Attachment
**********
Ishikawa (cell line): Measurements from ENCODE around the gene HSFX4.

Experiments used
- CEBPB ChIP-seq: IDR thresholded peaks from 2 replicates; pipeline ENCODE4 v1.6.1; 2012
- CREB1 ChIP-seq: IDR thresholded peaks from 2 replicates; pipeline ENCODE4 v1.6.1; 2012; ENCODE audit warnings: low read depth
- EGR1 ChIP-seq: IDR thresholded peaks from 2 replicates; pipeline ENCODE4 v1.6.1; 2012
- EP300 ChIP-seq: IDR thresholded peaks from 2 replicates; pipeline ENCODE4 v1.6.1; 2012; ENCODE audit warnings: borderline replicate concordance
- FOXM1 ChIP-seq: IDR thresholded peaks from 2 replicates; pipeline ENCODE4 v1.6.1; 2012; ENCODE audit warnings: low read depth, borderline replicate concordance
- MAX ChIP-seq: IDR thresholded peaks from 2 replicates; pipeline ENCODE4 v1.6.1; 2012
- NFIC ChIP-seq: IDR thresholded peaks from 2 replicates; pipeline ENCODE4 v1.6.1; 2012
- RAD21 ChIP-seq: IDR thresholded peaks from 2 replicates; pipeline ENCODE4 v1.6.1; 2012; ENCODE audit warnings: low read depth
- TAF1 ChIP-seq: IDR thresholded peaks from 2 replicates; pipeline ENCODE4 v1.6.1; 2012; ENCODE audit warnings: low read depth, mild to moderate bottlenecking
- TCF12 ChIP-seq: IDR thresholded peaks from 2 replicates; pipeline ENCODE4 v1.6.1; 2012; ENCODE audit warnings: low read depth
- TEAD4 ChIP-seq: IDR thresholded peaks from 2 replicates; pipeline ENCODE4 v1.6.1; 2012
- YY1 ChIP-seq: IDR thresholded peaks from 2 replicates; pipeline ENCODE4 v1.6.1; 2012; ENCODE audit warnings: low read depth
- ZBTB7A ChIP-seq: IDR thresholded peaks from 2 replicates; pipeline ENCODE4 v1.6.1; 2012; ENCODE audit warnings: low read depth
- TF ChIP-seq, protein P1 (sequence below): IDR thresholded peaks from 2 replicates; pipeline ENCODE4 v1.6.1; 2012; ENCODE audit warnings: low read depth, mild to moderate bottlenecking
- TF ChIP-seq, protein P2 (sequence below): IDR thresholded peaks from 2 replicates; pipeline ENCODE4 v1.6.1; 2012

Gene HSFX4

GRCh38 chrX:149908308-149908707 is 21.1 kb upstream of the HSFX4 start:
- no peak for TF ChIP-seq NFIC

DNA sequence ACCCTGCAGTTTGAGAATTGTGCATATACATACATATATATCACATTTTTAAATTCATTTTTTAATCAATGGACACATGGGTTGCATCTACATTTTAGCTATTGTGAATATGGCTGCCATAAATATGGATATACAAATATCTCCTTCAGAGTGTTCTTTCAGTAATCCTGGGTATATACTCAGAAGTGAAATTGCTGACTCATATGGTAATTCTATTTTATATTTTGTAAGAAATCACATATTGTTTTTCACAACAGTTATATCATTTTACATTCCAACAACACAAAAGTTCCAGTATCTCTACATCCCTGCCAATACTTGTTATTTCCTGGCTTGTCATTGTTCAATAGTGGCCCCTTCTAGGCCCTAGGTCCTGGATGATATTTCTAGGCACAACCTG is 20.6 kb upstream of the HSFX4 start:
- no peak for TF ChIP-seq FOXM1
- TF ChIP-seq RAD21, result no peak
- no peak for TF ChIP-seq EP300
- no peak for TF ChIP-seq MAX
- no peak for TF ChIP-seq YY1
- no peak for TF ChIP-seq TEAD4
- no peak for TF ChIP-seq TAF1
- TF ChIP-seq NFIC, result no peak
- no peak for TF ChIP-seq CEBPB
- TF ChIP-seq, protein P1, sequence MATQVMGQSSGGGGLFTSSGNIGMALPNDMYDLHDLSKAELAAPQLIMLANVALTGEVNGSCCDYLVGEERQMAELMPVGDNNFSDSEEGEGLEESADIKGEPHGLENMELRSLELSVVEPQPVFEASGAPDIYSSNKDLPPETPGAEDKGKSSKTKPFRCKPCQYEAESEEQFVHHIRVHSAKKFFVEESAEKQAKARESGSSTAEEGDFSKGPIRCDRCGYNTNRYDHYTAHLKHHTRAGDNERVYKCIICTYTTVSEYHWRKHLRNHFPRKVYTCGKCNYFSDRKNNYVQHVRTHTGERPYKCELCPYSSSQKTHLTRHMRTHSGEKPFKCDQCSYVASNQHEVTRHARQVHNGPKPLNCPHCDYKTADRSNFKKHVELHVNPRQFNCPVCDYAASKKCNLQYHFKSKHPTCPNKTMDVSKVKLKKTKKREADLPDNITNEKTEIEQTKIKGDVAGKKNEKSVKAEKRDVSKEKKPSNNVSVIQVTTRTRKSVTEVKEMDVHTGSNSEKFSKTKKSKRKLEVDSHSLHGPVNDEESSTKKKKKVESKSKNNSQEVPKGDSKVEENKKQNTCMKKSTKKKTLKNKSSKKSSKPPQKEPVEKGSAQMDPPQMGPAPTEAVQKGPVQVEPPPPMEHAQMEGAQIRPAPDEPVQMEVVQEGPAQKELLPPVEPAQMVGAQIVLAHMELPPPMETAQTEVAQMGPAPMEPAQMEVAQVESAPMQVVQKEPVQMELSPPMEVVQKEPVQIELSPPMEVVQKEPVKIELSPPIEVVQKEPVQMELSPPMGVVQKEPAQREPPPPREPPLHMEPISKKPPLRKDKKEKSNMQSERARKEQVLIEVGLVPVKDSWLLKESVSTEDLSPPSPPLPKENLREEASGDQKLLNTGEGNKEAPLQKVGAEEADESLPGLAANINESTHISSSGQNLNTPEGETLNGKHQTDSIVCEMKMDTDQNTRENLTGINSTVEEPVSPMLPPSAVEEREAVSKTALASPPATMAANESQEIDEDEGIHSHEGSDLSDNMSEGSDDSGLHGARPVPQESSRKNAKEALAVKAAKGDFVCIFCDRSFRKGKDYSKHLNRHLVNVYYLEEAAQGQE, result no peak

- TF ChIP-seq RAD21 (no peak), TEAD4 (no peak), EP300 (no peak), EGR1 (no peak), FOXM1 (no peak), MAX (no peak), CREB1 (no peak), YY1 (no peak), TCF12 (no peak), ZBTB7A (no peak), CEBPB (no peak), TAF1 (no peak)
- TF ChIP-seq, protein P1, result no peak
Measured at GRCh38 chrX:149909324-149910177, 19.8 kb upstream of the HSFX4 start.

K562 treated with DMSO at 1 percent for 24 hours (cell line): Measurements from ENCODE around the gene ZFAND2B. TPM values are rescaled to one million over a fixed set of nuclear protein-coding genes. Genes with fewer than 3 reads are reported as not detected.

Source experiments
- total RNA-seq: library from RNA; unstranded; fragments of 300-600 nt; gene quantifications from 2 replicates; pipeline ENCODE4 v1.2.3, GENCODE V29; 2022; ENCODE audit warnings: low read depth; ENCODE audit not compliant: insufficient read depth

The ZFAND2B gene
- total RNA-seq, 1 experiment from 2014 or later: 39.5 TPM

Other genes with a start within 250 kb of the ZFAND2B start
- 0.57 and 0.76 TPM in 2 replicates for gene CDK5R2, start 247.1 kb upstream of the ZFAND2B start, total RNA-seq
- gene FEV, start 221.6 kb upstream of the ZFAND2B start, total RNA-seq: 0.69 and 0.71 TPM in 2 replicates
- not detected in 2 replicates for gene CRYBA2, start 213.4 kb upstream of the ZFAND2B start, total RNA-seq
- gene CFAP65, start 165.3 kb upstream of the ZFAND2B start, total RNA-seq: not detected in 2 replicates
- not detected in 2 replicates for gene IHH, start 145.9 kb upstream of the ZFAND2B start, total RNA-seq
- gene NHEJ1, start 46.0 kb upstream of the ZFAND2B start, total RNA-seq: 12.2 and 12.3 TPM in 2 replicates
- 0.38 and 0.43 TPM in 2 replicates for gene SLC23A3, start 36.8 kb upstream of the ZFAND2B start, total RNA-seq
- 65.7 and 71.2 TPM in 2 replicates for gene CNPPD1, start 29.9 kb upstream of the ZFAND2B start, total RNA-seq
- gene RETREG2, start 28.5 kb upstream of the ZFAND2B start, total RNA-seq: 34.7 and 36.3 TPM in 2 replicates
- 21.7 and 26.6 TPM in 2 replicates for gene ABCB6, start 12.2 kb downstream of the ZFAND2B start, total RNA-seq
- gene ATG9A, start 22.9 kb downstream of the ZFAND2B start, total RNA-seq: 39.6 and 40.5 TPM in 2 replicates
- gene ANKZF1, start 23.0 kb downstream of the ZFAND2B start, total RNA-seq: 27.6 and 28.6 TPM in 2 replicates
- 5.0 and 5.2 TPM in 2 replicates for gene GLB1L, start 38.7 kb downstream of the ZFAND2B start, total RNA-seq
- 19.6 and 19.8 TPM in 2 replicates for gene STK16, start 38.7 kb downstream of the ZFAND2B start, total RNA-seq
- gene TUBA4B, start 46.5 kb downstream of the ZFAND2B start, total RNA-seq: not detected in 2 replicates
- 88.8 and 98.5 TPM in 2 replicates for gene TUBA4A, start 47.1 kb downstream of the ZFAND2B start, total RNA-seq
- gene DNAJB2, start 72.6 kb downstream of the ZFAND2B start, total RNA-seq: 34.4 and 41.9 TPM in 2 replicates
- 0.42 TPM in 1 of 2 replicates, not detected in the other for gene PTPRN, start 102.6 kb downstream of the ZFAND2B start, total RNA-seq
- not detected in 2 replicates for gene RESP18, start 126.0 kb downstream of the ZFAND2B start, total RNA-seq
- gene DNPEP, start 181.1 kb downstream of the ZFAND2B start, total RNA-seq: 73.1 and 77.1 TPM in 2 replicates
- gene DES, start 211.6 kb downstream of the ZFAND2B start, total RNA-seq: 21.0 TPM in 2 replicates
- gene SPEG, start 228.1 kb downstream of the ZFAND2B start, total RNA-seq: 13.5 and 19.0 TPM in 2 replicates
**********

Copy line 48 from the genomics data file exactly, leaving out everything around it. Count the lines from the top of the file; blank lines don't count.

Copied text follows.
- 65.7 and 71.2 TPM in 2 replicates for gene CNPPD1, start 29.9 kb upstream of the ZFAND2B start, total RNA-seq